education funding

Howard Fischer/Capitol Media Services

Arizona Gov. Doug Ducey on Thursday praised school choice advocates gathered at the Capitol and then defended state funding to private schools that critics say siphons cash from public schools.

Ross D. Franklin / Associated Press

Arizona Governor Doug Ducey wants to pump $114 million in new money into K-12 education for initiatives including teacher raises, signing bonuses for low-income school instructors and an expansion of full-day kindergarten.

 

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Arizona Gov. Doug Ducey is praising the work of a panel that looked at ways to overhaul the state's complex school funding formula, saying they laid a roadmap for change in the coming years.

The Arizona Republic

Funds from the education spending initiative, Proposition 123, began flowing to state school districts last week. As Arizona Public Radio’s Ryan Heinsius reports, pay raises have taken effect for many teachers and staff members.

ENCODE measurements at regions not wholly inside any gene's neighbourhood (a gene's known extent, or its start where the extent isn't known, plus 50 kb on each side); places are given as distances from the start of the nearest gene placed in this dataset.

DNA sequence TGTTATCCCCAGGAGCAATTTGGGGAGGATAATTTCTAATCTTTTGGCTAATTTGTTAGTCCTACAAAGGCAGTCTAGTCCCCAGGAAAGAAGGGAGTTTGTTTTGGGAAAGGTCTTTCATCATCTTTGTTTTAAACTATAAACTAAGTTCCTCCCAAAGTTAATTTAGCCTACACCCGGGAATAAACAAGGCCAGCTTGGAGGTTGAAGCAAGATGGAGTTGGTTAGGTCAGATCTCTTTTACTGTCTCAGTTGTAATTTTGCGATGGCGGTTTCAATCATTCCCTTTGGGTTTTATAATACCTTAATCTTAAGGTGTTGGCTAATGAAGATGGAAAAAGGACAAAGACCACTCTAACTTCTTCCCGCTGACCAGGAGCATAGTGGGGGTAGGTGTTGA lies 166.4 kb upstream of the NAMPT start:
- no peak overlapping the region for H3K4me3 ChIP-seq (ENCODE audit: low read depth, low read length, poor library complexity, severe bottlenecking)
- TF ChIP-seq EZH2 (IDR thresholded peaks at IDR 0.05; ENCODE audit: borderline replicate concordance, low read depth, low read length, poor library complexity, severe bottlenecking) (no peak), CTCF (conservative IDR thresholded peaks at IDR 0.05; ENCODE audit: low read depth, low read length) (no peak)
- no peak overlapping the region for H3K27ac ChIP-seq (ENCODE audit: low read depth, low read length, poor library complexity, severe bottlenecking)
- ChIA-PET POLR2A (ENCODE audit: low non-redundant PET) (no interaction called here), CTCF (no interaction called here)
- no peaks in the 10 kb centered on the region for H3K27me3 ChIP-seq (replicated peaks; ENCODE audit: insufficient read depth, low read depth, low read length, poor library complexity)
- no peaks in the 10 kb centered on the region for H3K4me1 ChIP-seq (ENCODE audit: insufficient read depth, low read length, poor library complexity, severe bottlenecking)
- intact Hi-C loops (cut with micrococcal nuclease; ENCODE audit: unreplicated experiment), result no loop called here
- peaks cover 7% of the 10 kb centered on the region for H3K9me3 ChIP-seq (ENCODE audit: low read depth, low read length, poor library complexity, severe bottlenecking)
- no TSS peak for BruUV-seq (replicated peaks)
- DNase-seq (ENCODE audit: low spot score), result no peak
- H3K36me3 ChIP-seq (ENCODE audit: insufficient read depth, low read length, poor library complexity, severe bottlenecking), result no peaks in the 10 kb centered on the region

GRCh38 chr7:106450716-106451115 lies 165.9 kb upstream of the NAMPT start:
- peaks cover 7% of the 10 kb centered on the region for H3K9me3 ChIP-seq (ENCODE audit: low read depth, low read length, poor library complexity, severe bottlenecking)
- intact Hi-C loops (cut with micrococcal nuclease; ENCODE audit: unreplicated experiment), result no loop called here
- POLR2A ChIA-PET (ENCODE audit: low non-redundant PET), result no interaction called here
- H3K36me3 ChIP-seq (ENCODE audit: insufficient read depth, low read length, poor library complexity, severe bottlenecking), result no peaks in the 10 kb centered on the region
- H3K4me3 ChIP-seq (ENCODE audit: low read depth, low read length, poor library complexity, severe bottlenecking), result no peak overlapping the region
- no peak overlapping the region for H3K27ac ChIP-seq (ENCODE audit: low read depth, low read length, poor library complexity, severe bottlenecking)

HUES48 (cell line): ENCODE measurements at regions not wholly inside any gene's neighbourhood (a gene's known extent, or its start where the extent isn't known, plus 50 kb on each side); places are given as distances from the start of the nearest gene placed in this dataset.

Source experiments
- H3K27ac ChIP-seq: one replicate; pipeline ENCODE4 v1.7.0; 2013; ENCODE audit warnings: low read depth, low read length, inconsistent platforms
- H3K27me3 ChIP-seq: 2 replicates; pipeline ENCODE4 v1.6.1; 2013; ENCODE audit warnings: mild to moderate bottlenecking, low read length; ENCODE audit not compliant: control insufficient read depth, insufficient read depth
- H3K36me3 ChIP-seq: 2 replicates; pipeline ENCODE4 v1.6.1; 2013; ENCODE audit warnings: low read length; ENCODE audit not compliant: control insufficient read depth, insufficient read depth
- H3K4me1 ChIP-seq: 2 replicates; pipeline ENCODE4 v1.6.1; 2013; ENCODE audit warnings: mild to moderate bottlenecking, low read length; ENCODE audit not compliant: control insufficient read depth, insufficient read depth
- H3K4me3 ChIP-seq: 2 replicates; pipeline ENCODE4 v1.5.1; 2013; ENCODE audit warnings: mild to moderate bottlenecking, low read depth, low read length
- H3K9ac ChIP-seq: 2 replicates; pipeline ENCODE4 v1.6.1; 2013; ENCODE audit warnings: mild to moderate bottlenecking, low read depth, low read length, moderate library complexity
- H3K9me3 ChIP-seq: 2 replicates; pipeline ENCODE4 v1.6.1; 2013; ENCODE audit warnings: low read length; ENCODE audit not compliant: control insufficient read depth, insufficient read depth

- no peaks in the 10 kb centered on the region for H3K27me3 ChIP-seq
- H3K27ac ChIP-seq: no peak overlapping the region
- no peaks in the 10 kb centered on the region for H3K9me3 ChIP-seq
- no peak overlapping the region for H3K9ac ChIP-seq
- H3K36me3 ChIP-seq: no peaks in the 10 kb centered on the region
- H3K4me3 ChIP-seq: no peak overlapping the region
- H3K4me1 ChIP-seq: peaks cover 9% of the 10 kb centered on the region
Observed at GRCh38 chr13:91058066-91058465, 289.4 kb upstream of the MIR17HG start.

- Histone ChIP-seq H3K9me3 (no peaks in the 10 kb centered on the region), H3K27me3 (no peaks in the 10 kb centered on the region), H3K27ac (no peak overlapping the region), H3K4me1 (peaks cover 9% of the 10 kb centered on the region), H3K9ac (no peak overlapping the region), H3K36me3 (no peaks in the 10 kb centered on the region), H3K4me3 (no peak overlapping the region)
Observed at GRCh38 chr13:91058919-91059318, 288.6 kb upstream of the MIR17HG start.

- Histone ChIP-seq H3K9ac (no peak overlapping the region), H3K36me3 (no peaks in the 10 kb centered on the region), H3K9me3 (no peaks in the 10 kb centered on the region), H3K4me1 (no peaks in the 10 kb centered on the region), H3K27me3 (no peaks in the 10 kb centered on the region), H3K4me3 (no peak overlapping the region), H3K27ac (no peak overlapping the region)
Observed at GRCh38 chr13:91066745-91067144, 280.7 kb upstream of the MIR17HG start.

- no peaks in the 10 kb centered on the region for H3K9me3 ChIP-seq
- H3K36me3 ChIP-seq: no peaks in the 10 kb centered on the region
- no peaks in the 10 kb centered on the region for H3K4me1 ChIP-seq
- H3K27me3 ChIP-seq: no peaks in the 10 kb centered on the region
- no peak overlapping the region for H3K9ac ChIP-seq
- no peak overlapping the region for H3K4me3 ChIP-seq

Arizona voters head to the polls tomorrow to decide on an Education Finance Amendment, Proposition 123. It would settle a lawsuit brought against the state by public schools for failure to increase K-through-12 funding based on inflation during the recession. It would also give a $3.5-billion-dollar cash injection to public schools over the next 10 years. More than 60 percent of that money would come from the State Land Trust, given to Arizona upon statehood in 1912 as a means to generate revenue for schools. Opponents of Prop 123 say the settlement jeopardizes the land trust and should be paid entirely out of the state’s general fund. Supporters believe it’s an immediate opportunity to pump money into K-through-12 education. Both sides admit it’s a short term plan to the issue of school funding. KNAU reached out to voices on both sides of Prop 123. Morgan Abraham, a Tucson investment advisor and the chairman of the No on Prop 123 campaign, spoke with Arizona Public Radio’s Gillian Ferris. Flagstaff City Councilman, Jeff Oravits supports the amendment and spoke with Arizona Public Radio’s Ryan Heinsius. 


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